(NC) December is a time when meaningful holidays are celebrated around the world—and that usually means an occasion for gift giving. Two of the world’s oldest religions—Christianity and Judaism—celebrate major holy days in December, Christmas and Hanukkah. In recent years, they have been joined by the secular Kwanzaa, a celebration of African culture and family values.
Not surprisingly, how you celebrate and what kind of gifts you choose depend largely on your family and where you live. Ethiopian Christians use the old Julian calendar and celebrate Christmas on January 7 when mass can start as early as 4 a.m. and people attend dressed in white.
In the Netherlands, children open their Christmas presents on December 5, Sinterklaas, named after Saint Nicholas, the European gift-giving precursor to North America’s Santa Claus. Red bracelets are a popular Christmas gift for babies in Ecuador, while children in the Philippines receive money in red envelopes. It’s a Christmas holiday tradition in Guatemala for people to build a massive heap of trash, place an effigy of the devil on top and set it ablaze. In Finland, families take saunas on Christmas Eve while waiting for Saint Nick.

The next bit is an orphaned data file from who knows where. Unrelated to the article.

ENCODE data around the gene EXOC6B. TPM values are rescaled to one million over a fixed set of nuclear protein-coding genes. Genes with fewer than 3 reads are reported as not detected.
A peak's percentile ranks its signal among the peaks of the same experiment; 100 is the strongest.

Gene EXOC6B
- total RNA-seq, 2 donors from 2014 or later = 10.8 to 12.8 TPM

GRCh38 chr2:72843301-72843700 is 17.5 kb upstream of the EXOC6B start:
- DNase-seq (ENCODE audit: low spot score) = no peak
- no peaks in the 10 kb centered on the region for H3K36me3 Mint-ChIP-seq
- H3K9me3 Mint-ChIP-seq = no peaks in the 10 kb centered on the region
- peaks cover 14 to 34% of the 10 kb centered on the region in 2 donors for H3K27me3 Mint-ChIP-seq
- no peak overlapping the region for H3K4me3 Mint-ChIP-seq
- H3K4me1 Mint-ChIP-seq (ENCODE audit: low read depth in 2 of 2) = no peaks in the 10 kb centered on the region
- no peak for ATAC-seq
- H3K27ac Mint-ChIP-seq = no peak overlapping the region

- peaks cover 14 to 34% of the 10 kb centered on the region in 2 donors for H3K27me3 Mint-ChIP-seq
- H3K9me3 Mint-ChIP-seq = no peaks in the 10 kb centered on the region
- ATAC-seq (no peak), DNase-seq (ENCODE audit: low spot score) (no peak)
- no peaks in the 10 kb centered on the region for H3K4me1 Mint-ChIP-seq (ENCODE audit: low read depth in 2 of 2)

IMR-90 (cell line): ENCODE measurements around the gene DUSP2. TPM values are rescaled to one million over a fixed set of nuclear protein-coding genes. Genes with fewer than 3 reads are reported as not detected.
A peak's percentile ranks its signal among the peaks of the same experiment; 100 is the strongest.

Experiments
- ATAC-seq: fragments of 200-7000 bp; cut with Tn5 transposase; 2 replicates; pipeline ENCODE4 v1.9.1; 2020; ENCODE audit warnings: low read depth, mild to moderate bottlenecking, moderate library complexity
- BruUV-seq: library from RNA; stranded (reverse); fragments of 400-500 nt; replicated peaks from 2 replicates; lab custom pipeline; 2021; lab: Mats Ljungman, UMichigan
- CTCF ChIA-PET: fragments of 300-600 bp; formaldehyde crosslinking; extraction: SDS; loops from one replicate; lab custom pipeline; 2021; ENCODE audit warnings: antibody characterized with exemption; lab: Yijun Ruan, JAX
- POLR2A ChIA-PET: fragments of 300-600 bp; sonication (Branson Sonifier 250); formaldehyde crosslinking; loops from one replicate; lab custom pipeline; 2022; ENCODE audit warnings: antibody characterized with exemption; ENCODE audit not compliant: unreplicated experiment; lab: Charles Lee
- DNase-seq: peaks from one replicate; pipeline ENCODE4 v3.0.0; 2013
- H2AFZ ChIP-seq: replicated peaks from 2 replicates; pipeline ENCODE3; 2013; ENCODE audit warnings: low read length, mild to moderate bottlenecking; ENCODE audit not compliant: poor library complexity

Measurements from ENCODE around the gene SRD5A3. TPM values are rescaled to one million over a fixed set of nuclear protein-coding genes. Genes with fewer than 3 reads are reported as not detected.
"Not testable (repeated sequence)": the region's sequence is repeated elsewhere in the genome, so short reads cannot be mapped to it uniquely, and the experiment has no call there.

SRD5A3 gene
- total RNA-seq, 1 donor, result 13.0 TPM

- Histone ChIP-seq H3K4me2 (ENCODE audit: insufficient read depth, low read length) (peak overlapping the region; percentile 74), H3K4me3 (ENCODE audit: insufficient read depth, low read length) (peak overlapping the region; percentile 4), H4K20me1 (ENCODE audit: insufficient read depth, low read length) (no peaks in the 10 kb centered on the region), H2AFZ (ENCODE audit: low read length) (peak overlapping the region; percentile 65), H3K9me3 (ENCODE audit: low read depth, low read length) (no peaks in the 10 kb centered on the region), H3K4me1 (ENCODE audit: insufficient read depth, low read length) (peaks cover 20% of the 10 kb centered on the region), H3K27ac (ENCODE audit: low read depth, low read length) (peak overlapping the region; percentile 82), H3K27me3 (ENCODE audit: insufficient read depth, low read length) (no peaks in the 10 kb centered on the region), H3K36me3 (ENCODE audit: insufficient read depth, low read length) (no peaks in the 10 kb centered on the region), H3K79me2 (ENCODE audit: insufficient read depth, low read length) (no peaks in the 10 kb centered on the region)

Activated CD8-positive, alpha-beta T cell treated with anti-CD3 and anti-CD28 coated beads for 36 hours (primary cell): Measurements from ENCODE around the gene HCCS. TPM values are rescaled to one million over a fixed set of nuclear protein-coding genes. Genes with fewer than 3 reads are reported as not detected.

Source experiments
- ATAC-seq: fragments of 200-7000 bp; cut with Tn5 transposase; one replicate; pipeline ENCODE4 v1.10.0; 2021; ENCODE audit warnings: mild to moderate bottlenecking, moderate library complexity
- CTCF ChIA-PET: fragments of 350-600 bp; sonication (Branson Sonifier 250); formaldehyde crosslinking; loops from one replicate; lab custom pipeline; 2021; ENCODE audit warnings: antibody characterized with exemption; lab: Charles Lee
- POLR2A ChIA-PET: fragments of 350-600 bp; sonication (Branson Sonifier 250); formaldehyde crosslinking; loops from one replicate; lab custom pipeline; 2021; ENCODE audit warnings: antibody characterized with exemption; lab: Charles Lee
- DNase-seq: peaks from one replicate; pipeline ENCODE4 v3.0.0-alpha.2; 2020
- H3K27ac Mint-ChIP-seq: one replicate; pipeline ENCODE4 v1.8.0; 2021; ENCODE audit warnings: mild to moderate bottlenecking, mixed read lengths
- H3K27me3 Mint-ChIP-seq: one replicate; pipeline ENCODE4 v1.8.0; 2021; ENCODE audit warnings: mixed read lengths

Gift giving has only relatively recently become a part of the eight-day, mid-December Hanukkah celebration, while Kwanzaa’s weeklong festival ends with present exchanges—hand-made preferred.
No matter how you celebrate, a meaningful gift that provides hope is a wonderful way to partake in the season’s spirit. If you’re looking for ethical gift ideas for all holiday traditions, you can find some unique selections online at Plan Canada’s Gifts of Hope, www.plangifts.com.